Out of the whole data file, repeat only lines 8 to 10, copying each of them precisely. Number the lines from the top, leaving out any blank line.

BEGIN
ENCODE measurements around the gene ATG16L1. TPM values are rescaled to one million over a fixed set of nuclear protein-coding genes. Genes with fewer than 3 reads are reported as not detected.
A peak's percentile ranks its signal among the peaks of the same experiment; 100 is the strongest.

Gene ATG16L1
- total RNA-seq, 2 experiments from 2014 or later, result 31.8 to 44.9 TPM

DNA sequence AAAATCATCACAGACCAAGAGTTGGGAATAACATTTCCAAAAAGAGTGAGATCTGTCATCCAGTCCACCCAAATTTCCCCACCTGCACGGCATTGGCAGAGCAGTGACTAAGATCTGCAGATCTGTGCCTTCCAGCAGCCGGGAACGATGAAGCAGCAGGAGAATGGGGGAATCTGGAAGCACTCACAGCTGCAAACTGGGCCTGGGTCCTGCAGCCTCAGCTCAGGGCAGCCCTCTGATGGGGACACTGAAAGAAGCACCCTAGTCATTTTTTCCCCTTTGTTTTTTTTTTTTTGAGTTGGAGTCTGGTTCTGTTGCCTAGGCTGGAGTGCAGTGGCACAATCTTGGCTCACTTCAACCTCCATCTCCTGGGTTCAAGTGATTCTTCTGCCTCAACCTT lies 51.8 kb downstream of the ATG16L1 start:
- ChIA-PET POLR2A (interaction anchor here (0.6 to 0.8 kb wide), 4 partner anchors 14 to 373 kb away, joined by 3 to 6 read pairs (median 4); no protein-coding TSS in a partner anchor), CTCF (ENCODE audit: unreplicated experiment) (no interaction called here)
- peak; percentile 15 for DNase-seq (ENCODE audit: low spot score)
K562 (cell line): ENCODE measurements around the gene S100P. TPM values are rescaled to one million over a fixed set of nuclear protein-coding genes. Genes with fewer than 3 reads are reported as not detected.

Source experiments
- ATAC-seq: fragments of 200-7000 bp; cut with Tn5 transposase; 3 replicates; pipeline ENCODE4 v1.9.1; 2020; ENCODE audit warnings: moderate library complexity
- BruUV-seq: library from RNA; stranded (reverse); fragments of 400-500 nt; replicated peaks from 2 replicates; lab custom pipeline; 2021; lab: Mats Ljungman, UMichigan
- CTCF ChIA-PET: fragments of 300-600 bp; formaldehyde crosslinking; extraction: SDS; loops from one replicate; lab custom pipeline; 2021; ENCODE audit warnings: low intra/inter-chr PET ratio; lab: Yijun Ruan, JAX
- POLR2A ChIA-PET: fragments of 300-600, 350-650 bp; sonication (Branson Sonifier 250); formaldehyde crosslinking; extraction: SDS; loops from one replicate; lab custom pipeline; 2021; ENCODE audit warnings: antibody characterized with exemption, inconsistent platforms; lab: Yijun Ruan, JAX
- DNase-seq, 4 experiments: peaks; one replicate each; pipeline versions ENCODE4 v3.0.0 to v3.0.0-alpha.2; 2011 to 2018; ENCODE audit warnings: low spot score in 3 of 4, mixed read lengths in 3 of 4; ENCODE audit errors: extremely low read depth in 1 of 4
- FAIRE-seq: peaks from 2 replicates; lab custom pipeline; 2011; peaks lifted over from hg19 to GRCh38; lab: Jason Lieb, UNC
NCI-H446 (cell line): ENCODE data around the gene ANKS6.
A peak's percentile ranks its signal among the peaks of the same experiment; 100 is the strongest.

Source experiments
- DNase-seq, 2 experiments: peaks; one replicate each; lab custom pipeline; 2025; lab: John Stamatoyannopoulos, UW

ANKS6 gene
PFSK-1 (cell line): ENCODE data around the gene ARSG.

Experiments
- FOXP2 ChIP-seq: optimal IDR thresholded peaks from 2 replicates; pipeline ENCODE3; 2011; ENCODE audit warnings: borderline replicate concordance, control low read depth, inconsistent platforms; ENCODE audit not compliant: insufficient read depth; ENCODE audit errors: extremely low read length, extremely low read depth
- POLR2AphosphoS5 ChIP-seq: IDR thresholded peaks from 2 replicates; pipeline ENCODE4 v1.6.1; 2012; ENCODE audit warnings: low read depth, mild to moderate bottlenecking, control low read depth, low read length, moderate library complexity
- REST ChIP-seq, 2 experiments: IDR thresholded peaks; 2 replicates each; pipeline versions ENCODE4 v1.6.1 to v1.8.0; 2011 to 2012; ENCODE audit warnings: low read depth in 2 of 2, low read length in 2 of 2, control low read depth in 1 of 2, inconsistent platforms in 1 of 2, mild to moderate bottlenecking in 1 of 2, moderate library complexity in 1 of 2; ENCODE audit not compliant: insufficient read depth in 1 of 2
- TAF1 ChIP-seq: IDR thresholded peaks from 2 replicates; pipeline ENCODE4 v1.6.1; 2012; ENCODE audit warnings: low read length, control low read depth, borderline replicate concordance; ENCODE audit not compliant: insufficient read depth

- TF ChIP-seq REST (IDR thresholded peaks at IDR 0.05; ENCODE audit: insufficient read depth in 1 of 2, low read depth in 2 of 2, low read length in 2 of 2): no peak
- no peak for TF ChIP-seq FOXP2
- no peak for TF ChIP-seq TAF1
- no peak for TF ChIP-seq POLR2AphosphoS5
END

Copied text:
K562 (cell line): ENCODE measurements around the gene S100P. TPM values are rescaled to one million over a fixed set of nuclear protein-coding genes. Genes with fewer than 3 reads are reported as not detected.

Source experiments
- ATAC-seq: fragments of 200-7000 bp; cut with Tn5 transposase; 3 replicates; pipeline ENCODE4 v1.9.1; 2020; ENCODE audit warnings: moderate library complexity